top of page

To upgrade or not to upgrade, that is the question

Ever since I got my first PC at 12 years old and wrote my first DOS & Pascal programs (yes that was before Windows), I have always been interested in technology and how to harness its power.

My school at the time had 4 classes of the same grade with about 40 pupils per class. Rosters were printed and supervision classes (when teacher's were absent, you'd go to a randomly assigned supervision class) dynamically assigned at the beginning of the school year. The problem with this system was that it would split up friends, which of course was no fun if you are 12 years old. My first "project" was to change my roster to include all the supervision classes I wanted to be in. I also noticed that there were patterns as to when I would have Science and my friends Math and by simply swopping these around I could be in their classes too. Word spread and soon I was printing rosters for students at R5 (roughly $0.50) each. Teachers didn't know what was happening and as the automated rostering system brand new and ground breaking for the school, they figured it must be a system issue.

Throughout my career, from Government customers to Telecoms to Enterprise and SME's to my own business, the mission has always been the same - to maximise return on investment - irrespective of whether its time or capital. This philosophy made me quite successful over the years, because quite simply who doesn't want to get more for less?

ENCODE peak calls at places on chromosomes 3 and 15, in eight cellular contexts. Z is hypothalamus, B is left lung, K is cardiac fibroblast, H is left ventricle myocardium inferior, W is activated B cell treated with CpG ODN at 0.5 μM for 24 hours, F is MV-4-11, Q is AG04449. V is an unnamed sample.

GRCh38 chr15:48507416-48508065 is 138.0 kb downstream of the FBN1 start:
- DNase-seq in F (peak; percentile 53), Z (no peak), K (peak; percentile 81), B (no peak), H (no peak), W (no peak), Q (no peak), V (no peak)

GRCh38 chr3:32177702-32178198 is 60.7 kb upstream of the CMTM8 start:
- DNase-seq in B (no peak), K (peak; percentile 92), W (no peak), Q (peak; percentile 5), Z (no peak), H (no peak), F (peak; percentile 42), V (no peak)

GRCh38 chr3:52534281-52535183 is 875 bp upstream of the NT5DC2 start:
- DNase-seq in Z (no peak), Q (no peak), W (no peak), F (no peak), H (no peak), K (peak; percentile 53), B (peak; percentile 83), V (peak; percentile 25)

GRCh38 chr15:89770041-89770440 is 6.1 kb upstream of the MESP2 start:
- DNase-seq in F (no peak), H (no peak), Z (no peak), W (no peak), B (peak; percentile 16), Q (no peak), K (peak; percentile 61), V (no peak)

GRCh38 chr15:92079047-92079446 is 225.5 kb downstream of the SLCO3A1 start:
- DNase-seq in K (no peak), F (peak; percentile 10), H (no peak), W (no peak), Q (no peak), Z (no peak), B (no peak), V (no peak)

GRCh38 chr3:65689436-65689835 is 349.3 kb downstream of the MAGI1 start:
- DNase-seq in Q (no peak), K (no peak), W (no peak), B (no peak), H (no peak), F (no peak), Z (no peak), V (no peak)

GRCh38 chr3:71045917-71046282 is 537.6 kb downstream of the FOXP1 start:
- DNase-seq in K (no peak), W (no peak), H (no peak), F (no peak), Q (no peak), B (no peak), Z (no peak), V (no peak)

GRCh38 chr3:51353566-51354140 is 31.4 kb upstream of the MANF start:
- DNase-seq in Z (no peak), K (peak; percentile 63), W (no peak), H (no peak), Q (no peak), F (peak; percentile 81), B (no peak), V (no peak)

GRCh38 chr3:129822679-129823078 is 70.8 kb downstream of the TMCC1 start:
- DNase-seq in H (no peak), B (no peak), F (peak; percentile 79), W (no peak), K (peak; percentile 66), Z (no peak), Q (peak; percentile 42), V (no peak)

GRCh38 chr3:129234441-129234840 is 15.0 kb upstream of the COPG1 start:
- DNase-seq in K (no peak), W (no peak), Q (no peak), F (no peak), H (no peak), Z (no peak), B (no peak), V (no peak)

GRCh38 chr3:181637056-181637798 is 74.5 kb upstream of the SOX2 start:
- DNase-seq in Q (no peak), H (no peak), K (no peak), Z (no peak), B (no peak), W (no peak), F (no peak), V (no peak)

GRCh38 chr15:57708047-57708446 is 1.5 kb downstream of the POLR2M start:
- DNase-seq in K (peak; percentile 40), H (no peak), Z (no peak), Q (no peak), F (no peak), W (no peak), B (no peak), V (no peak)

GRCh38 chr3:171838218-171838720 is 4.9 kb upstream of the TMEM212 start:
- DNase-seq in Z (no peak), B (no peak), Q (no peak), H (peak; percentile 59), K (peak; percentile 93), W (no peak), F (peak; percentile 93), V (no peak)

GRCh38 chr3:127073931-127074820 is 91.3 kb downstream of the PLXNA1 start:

As I'm writing this post on my Desktop PC, which is approaching it's 5th anniversary, the question that comes to mind is when is too old, too old?

Corporate standards dictate that a refresh is needed every 2 to 3 years while Small to Medium businesses will generally sweat its hardware till its last breath (or spark I should say!). While a refresh every 2 to 3 years will keep a hardware estate in reasonably fit for purpose condition, it does mean that hardware spend is quite a bit more than what is really needed. SME's on the other hand of the scale will spend far too much time and money on supporting old hardware than what its worth. So where is the sweet spot?

The answer, seemingly simple, has a lot of different variables:

Form Factor

Does your machine need to be portable or not? Laptops are far more expensive and generally less upgradable than desktops. I once worked for a software company where everybody had laptops, but nobody ever travelled with them. They literally stayed, plugged in, in the office. So in reality, they spent 50% more per full time employee for hardware than they needed to. Combine that with their 2 year refresh cycle and that's a lot of wasted funds that could have been directed elsewhere.